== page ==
Step 5 calls for the drive sprockets to be installed along with their mounts (parts B15/16) but the MK track set includes an additional part to allow these to be tensionable, with the additional part including a disk being secured on the inner hull surface and allowing the sprocket to rotate to a limited degree up or down as desired when the tracks are installed. This comes in extremely handy later on as the clearance for the tracks is very tight and only the rear “idler” sprocket can rotate fully to allow for the tracks to be “fed” through. I also installed the scrapers (part E24) at this time not realizing they would cause a problem with the right hand side sprocket to “feed” properly, more on that later.

I also took advantage of time in front of the TV to gradually work on the MK track set, a couple of hours a night for about a week, and had a beautiful set of working tracks as a reward for the tedium, along with a substantial sprue debris pile! Model Kasten made sure to make the tracks “handed” with the retaining pins being different and provided just enough extras to allow for me to hang a set of 6 links off the rear hull hangers and get a natural drape over the hull as a result. It did mean though that I would have to use kit supplied links for the front hull spares but that didn’t pose any real problem as the kit part inaccuracies are mostly on the face down portions.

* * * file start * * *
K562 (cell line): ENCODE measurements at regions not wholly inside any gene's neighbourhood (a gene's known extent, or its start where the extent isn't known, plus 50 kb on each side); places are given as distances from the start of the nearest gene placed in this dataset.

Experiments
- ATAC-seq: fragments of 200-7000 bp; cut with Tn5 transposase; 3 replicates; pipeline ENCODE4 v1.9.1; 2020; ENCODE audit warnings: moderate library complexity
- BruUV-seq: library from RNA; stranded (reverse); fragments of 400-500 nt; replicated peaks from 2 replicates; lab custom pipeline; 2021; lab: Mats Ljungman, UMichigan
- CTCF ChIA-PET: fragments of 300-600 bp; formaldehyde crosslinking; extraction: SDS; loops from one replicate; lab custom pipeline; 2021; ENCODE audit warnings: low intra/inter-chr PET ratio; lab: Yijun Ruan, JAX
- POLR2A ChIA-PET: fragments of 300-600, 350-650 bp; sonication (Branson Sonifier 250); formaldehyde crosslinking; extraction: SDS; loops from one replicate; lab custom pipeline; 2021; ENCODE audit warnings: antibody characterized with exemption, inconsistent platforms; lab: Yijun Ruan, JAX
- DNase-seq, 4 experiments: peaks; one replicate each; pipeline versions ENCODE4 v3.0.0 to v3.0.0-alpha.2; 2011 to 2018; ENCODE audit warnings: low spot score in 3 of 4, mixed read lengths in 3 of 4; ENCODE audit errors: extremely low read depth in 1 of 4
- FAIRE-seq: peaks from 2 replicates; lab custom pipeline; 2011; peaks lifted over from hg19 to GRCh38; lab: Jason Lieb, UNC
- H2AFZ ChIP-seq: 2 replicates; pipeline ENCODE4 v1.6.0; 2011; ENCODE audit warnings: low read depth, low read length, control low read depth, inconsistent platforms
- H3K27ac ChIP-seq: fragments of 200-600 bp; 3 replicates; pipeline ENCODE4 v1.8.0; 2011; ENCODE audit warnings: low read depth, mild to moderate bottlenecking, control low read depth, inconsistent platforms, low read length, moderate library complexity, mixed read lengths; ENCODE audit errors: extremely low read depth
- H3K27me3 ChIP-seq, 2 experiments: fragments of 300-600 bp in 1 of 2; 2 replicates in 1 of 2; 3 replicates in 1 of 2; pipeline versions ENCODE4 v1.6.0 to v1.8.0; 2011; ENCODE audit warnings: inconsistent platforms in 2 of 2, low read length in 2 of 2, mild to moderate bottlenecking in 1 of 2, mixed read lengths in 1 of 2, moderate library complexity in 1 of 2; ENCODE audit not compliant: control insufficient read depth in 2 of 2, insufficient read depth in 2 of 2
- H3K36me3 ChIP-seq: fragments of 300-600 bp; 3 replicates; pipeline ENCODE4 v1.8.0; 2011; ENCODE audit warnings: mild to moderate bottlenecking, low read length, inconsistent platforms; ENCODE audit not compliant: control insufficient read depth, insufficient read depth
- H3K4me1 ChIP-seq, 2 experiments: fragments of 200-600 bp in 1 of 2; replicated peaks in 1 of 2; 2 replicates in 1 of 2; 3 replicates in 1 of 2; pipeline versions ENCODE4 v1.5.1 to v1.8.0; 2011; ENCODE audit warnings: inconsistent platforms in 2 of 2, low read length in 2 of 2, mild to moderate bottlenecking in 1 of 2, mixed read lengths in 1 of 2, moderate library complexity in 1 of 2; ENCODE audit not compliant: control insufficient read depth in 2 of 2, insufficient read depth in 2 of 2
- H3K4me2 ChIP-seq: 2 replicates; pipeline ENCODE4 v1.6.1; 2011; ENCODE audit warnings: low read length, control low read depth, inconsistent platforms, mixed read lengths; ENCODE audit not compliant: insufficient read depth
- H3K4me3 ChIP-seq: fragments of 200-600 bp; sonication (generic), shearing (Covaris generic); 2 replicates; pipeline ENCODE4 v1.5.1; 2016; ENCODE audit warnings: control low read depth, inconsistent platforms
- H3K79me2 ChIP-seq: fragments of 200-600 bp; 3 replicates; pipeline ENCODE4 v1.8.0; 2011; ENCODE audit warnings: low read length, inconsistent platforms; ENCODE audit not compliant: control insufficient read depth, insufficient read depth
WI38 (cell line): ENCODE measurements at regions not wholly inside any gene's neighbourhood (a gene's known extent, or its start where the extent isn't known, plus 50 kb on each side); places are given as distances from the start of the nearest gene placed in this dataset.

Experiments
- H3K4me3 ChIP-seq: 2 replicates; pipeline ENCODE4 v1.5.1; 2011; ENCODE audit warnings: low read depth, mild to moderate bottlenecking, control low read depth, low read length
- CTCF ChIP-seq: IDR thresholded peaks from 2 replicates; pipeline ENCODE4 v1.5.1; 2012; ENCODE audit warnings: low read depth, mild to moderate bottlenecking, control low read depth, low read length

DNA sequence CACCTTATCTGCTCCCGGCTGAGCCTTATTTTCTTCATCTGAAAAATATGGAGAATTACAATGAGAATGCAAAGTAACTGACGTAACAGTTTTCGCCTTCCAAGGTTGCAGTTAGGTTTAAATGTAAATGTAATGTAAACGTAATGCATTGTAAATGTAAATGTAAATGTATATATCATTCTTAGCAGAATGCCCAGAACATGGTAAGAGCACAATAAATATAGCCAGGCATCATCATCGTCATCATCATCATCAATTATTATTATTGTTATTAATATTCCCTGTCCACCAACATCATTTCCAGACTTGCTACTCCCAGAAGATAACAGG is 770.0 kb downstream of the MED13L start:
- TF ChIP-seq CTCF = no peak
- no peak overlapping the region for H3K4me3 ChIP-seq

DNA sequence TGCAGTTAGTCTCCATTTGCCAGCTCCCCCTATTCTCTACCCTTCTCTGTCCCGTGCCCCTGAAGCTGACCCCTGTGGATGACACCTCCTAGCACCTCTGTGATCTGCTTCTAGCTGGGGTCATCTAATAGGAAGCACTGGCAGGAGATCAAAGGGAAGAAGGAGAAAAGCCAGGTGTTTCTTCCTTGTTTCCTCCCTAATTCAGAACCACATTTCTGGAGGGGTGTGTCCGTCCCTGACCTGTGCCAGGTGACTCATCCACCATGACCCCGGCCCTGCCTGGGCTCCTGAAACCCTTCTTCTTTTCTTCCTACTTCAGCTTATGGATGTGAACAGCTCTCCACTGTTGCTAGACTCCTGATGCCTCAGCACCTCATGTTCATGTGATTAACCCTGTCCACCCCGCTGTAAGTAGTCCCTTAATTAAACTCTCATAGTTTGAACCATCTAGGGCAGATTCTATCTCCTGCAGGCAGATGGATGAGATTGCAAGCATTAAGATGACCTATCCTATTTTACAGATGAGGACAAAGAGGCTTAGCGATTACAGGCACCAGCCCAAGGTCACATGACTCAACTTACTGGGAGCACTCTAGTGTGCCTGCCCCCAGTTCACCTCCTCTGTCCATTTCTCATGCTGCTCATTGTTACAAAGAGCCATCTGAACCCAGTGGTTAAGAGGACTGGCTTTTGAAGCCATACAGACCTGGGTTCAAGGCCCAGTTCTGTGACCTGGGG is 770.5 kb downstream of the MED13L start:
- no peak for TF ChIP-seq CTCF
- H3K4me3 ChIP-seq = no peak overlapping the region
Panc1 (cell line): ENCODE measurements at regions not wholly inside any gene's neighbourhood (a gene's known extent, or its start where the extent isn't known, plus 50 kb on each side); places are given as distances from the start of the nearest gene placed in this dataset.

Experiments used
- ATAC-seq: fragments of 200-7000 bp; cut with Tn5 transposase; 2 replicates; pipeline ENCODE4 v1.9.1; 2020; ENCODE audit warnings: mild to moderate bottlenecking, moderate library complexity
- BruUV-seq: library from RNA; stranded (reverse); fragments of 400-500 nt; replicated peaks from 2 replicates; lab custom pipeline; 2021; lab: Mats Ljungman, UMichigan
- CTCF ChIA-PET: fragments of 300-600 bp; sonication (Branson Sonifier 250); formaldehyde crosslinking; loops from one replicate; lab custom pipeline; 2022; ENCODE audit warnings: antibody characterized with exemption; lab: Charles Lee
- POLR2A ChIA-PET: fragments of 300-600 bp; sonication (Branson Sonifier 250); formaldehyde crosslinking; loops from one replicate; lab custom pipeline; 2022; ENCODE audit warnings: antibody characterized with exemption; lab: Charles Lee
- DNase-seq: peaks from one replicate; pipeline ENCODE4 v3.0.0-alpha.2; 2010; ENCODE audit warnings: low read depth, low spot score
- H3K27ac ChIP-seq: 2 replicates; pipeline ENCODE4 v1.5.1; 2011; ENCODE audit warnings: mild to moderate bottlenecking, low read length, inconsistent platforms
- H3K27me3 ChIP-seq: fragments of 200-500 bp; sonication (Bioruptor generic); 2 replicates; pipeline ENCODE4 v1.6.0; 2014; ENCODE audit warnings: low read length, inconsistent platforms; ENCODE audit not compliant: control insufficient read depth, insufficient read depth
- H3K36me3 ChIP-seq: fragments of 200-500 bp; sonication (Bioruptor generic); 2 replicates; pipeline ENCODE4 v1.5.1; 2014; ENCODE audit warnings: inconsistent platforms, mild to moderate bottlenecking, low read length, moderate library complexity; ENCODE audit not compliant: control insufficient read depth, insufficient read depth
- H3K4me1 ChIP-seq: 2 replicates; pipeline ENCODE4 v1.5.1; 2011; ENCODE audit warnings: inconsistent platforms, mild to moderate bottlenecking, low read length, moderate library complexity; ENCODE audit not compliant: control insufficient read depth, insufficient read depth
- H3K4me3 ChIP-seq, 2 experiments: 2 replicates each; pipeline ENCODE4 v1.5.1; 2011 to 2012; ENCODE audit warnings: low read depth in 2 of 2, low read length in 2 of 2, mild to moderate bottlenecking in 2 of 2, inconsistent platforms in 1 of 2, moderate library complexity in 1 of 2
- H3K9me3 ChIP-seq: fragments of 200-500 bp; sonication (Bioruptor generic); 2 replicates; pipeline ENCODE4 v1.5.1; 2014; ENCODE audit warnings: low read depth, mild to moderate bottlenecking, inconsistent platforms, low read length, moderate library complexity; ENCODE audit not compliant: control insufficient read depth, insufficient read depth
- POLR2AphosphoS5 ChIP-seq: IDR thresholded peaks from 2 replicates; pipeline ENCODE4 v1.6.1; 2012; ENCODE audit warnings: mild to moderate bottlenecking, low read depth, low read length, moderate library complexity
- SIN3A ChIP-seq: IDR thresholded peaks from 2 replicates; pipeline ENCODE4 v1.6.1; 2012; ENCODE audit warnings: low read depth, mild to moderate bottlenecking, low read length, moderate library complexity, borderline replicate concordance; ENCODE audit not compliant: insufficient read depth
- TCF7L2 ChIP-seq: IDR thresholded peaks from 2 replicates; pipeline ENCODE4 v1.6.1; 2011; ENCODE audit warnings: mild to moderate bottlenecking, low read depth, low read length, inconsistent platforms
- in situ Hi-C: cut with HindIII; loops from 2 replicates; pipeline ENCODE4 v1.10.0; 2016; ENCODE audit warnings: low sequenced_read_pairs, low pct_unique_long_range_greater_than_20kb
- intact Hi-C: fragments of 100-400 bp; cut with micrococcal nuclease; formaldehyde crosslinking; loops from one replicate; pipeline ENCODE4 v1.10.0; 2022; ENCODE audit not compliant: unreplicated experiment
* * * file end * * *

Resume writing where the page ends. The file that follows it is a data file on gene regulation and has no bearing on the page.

I also modified, using reference photos as a guide, the kit supplied tool box by removing the raised ribs on the lid as the vehicle/unit I had chosen clearly had a smooth-topped toolbox, a sharp blade and a little sanding provided the easy solution in no time.

The Cavalier set included several very well done resin pieces in addition to the panels themselves and dry-fit very well both to each other and the kit parts. Some surgery was required to remove molded on raised detail but this was no great loss and easily accomplished.